The Jakarta Post
The upcoming feature films from Pixar Animation Studios ' The Good Dinosaur and Inside Out ' have been more than five years in the making.
While the process has been financially and mentally challenging, Pixar president Jim Morris talks about it with smiles, taking obvious pride in the company's creative process in delivering widely acclaimed animated films.
'Yeah, we screwed up a lot,' Morris said, laughing, during a recent interview with journalists in Singapore. 'It takes a lot of work to get this thing right.'
The Good Dinosaur, which revolves around the adventures of a boy and his Apatosaurus in a world where dinosaurs never became extinct, was originally expected to hit theaters last year.
However, a major reworking pushed the release date to this November.
The problem was that Pixar executives spotted a fundamental flaw in the story after the film had been in development for four years, Morris said. 'It seemed funny at first ' and then it looked like something that was maybe insulting to some. [We] couldn't quite find the way to fix it, so we stopped that whole direction.'
Korean-American director Peter Sohn ' the film's co-director at that time ' was appointed to take over, bringing a new approach to the existing characters.
'That's a very expensive and emotionally difficult thing to do,' Morris said. 'It was very dramatic for the company, but we felt we just thought [the existing work] wasn't good enough.'
The redevelopment of The Good Dinosaur appears to pay off, Morris said. 'It's really emotional film. I know that's funny talking about emotional dinosaur ' you've got to trust me on this one.'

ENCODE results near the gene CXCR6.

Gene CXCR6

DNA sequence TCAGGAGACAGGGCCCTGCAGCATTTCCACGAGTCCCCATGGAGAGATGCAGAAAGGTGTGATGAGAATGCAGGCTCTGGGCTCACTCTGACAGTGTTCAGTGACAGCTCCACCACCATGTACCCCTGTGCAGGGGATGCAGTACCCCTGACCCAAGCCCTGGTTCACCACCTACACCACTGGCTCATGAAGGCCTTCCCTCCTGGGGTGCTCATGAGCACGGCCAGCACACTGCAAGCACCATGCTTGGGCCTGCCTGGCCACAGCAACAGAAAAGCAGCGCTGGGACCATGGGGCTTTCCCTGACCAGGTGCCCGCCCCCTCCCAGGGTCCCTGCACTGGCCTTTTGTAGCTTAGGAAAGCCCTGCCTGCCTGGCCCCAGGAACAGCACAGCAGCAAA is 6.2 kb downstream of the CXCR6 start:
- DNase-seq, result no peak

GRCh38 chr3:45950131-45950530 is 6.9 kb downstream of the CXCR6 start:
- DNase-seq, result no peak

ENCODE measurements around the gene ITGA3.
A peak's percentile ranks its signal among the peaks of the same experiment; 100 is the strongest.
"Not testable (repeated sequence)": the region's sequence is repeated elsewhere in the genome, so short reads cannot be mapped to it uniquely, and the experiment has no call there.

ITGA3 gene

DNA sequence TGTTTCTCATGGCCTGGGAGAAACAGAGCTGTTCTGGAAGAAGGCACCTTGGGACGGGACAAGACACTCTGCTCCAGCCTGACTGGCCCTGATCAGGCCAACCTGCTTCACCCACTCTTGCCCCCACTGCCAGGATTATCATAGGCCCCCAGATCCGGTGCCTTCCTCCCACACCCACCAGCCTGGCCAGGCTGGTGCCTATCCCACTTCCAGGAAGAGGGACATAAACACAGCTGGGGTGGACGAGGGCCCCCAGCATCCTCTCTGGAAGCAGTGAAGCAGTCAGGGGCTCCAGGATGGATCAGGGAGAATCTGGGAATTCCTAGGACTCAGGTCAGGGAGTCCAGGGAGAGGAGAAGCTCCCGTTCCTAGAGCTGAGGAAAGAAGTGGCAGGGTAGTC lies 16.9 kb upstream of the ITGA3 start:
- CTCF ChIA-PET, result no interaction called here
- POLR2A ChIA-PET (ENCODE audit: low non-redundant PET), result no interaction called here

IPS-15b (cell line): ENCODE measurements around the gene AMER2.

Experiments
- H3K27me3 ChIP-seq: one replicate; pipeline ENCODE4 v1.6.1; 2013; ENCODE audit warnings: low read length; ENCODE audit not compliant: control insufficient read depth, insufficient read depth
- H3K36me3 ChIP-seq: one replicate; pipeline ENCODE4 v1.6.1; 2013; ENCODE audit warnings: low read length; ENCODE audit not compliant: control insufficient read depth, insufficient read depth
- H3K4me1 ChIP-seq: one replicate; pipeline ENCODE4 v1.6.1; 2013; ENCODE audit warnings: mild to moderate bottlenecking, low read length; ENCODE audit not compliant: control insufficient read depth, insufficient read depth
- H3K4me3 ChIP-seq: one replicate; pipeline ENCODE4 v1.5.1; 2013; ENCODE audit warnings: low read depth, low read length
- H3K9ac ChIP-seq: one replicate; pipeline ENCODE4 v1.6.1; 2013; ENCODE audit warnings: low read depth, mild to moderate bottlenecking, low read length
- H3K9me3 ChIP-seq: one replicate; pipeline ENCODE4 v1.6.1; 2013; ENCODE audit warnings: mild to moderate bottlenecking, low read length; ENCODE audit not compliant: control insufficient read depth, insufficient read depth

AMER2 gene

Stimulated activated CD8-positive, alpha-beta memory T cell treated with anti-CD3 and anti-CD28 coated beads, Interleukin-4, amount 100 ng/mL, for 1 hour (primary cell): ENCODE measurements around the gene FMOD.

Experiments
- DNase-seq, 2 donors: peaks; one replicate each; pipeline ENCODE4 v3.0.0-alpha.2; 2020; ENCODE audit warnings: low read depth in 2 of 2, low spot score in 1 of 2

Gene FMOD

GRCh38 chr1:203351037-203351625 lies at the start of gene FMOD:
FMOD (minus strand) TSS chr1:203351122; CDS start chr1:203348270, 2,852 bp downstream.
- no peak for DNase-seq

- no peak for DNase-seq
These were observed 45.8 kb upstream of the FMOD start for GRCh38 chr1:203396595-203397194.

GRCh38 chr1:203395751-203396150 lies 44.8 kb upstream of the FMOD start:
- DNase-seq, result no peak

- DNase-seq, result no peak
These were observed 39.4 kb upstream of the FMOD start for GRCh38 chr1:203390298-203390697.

Meticulous attention to details has been part of Pixar since it was founded in 1979 as the computer division of Lucasfilm. Every Pixar movie, Morris said, has gone through detailed assessment before reaching the silver screen.
Under Ed Catmull, president of Pixar Animation Studios and Walt Disney Animation Studios, and John Lasseter, Pixar's chief creative officer, the company introduced groundbreaking use of CGI animation.
'It seems to me that it took the courage of John Lasseter and Ed Catmull and the key leadership there to look at things very carefully - and admit to themselves when it wasn't working even if it was very painful to do,' Morris said.
Pixar, acquired by Disney in 2006, has delivered a set of critically acclaimed and box-office-conquering animations, such as Toy Story; Monsters, Inc.; Finding Nemo and The Incredibles ' most of which had a gestation process that topped six years.
Telling a story that resonates to people is essential, according to Morris.
'It's not like we come up with ideas and assign them to direct this ' we kind of do the opposite,' he says. 'If we have somebody that we work with and we think that they have a unique sensibility or a unique quality about them as a creative person, we'll invite them to pitch three ideas.'
He continues. 'We ask them to pitch something that is a reflection of some emotions that they have or something that they've gone through emotionally.'
Finding Nemo, for example, was driven by director Andrew Stanton anxiety about being a new father, while the superhero family of The Incredibles reflected the family of director Brad Bird.
At the end of April, Morris and Andrew Millstein, the president of Disney Animation Studios, spent days in Singapore to discuss with Disney regional team, local animators and filmmakers in Singapore how to make animation more appealing to audiences in the region.
Morris said that the Southeast Asia market 'has the most untapped potential', given its large millennial population.
The visit was also a chance for Morris to introduce Pixar's latest feature, Inside Out, which takes the audience into the mind of a young girl named Riley, whose five emotions ' joy, anger, disgust, fear and sadness ' try to advise the girl through everyday life.
Although the world of mind seems like an abstract and complicated concept, Morris believes that Inside Out, slated for an August release, will lure children.
'In the focus group, they asked the kids what the film was about. And this little girl pitched it better than [director] Pete Docter,' Morris said.
'I think we always underestimate how smart children are, how quick they get stuff.'
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